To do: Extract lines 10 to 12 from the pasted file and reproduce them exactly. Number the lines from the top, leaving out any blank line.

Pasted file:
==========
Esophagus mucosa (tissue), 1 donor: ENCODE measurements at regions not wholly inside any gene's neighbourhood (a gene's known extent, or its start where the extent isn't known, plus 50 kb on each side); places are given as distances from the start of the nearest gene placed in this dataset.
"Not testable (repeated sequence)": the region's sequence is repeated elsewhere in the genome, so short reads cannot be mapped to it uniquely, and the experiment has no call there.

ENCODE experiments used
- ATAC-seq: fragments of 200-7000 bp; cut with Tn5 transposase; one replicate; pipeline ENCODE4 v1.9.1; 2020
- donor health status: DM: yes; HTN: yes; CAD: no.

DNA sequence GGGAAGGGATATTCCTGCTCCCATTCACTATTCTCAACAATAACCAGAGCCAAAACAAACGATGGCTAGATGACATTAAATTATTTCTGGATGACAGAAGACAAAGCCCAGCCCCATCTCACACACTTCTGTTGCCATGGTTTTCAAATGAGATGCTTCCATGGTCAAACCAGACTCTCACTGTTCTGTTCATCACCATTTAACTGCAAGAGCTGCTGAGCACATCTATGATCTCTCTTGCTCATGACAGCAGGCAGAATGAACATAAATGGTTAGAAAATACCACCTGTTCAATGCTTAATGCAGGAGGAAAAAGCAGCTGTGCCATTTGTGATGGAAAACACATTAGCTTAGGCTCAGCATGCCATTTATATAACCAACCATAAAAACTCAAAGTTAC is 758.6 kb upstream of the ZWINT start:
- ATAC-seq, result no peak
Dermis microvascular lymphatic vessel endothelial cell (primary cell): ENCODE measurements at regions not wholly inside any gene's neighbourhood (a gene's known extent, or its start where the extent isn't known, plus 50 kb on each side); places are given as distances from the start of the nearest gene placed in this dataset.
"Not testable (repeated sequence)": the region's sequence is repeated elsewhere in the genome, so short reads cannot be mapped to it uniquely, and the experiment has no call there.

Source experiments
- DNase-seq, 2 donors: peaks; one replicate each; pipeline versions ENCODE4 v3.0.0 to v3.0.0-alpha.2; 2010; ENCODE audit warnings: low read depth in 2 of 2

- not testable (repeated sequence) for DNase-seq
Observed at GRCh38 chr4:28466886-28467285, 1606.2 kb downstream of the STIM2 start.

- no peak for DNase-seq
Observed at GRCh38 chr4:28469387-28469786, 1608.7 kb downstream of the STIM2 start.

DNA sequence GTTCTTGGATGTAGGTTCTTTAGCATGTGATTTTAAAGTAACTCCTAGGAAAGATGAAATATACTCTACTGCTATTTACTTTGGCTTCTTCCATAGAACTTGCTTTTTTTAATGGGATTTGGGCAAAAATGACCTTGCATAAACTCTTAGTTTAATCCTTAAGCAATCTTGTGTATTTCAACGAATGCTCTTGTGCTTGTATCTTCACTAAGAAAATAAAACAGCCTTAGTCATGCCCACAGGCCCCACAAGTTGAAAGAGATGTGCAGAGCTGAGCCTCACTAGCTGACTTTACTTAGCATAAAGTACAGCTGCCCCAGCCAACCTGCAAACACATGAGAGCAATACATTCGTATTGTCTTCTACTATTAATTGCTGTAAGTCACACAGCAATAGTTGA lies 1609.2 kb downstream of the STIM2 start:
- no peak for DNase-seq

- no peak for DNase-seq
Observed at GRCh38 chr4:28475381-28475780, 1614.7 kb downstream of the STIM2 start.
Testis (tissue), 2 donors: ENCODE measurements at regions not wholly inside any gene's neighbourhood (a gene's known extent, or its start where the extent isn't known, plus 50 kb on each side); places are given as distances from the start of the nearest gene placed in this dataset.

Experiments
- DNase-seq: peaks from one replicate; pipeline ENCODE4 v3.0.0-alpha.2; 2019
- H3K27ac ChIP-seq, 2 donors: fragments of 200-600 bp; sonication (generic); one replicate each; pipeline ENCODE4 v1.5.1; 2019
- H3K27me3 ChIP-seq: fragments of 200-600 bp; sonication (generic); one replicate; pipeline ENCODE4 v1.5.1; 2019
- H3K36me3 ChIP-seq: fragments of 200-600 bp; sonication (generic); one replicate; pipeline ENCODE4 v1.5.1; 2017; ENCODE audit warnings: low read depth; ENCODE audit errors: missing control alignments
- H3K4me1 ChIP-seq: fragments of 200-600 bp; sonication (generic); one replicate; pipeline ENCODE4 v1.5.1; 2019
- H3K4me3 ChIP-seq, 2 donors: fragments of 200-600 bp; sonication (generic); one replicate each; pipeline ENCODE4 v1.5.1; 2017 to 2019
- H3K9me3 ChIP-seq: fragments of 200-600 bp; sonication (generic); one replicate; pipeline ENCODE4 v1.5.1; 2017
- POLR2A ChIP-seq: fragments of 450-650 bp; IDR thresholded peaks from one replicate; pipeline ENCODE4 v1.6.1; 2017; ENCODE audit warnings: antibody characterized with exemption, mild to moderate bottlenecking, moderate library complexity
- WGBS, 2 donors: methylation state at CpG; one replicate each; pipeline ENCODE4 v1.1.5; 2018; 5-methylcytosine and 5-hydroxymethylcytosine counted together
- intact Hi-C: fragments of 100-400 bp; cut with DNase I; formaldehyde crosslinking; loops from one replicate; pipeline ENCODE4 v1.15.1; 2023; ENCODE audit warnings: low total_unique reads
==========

Source experiments
- DNase-seq, 2 donors: peaks; one replicate each; pipeline versions ENCODE4 v3.0.0 to v3.0.0-alpha.2; 2010; ENCODE audit warnings: low read depth in 2 of 2

- not testable (repeated sequence) for DNase-seq